Monday, July 28, 2008

Taiwan computer engineer loses NT$13.86 mil. in internet fraud

A Taiwan computer engineer was swindled out of NT$13.86 million (US$440,000) when he was looking for a date on the Internet, Taiwan radio said.

The man, only identified by his family name, Huang, was looking for a one-night stand when he came across a girl, Yuan Yuan, who agreed to meet Huang, 38, for a certain charge, the Broadcasting Corp of China reported.

Looking for paid sex on the Internet is common in Taiwan, though illegal. The practice, called either yuan jiao, which means compensated dating, or enjo kosai, which means an exchange of sex for cash or gifts, originated in Japan but is now popular among adolescents in Taiwan.

After Huang had transferred the money to Yuan Yuan's bank account, he received a phone call from a man claiming that Huang had used the wrong procedure to wire the money and caused the bank's computer system to break down. He demanded Huang transmit NT$2 million in damages or he would be killed, the radio report quoted police as saying.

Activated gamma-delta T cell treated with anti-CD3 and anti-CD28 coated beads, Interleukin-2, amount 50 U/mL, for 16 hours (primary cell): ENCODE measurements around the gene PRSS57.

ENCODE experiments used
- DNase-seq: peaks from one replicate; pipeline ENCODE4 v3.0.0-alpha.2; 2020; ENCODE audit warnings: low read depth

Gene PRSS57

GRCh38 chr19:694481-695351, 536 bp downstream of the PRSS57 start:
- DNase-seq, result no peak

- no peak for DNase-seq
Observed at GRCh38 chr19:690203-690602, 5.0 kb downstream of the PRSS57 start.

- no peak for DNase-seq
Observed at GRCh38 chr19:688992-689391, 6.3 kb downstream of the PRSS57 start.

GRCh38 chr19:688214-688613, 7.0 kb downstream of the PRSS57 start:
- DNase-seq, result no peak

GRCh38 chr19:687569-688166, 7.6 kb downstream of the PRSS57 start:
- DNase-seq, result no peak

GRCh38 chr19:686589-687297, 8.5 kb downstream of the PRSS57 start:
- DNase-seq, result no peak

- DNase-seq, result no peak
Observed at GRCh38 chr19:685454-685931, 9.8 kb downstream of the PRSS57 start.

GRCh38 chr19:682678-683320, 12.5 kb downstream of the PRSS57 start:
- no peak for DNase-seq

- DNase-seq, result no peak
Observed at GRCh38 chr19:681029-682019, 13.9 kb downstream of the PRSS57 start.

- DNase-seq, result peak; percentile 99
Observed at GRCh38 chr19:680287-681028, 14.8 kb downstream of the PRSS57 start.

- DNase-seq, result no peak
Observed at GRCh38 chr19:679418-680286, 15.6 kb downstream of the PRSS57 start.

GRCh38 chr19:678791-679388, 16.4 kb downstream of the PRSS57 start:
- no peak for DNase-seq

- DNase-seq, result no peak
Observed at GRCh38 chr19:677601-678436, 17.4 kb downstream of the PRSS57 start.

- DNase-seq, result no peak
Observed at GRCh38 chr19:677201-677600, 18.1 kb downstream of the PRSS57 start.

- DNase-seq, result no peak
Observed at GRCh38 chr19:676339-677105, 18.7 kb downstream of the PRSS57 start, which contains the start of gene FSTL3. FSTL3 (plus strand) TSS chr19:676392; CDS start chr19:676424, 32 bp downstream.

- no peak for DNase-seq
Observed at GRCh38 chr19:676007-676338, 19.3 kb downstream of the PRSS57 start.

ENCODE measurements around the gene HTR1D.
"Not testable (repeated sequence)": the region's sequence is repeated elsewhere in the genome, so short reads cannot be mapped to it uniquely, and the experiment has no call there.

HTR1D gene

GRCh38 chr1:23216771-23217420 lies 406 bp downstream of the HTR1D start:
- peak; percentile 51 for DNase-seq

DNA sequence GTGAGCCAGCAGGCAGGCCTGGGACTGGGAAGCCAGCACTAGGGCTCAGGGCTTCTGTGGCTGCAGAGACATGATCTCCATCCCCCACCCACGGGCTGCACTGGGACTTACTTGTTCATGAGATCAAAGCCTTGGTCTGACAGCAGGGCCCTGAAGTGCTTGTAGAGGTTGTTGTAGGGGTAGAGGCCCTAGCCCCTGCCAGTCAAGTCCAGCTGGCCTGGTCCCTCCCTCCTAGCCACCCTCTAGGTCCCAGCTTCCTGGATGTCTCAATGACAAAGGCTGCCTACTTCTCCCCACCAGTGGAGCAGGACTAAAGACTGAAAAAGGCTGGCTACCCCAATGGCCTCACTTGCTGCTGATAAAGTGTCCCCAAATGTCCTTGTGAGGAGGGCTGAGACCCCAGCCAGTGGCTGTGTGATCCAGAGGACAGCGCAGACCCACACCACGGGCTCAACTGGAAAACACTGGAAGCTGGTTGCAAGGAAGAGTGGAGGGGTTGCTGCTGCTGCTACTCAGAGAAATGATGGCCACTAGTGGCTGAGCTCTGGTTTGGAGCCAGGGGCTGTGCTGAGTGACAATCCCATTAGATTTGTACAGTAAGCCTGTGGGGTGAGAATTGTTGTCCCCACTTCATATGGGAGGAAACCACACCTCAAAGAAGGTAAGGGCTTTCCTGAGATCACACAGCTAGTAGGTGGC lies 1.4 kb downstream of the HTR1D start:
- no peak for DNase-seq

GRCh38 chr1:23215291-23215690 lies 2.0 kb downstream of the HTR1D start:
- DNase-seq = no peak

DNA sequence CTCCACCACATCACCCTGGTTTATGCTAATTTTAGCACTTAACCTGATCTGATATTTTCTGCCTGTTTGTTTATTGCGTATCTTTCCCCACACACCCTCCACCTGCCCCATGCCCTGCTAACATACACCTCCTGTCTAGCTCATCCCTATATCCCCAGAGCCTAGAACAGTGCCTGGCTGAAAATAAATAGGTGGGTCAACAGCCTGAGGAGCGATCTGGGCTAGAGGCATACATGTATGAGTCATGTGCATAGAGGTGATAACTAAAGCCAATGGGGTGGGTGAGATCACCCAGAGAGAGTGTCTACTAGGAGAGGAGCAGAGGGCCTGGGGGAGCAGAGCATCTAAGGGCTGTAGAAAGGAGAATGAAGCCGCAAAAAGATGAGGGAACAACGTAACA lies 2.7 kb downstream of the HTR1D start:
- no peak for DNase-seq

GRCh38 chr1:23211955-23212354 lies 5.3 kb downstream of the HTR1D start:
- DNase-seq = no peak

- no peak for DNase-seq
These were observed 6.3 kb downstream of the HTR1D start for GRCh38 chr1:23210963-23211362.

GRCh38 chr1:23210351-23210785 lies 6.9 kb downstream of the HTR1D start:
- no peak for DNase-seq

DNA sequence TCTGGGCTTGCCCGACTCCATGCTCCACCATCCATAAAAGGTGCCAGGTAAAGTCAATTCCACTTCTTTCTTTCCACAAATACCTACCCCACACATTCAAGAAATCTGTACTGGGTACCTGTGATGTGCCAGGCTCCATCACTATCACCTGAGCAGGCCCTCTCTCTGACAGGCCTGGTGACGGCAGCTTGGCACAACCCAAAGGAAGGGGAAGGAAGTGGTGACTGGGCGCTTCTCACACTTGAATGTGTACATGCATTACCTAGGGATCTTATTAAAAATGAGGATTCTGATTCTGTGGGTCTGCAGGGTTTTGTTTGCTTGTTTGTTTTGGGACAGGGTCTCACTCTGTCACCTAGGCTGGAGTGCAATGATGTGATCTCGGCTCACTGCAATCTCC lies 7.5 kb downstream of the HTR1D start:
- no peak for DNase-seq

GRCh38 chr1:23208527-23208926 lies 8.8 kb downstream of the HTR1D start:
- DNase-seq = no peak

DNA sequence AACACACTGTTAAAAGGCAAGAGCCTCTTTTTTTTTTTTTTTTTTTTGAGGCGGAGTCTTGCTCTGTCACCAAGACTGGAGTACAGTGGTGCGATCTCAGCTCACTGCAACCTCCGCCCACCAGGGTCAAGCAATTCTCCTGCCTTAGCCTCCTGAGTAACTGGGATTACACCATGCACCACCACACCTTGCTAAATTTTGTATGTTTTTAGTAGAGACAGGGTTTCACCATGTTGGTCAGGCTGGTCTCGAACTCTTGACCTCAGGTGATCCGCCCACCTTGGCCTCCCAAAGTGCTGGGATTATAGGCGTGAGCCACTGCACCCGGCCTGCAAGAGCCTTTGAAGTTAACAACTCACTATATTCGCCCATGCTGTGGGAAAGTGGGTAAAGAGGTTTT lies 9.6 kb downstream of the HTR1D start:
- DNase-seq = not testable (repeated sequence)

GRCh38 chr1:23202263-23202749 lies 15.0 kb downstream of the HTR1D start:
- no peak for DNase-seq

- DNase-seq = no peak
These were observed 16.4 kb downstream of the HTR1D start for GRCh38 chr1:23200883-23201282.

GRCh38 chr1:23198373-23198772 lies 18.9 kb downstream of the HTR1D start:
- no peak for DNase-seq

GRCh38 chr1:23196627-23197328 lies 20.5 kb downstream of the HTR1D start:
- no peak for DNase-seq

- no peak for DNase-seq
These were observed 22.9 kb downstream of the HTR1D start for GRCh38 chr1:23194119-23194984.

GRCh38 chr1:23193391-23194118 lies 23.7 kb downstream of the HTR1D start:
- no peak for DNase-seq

After the transaction, the man called again, accusing Huang of another system collapse, demanding more damages and claiming the bank accounts of several lawmakers had been destroyed and that would delay upcoming elections.

So Huang took out a mortgage on his apartment and transferred more money, only to receive another call, saying he had to pay more damages because he caused another computer breakdown, leading to trouble on the stock markets in Taiwan, Hong Kong and Wall Street. Within one month, Huang had wired NT$13.86 million before he reported the fraud to police in Hsinchu City in western Taiwan.

Hsinchu police cracked a four-man fraud ring but have not found Yuan Yuan, who they said probably does not exist.

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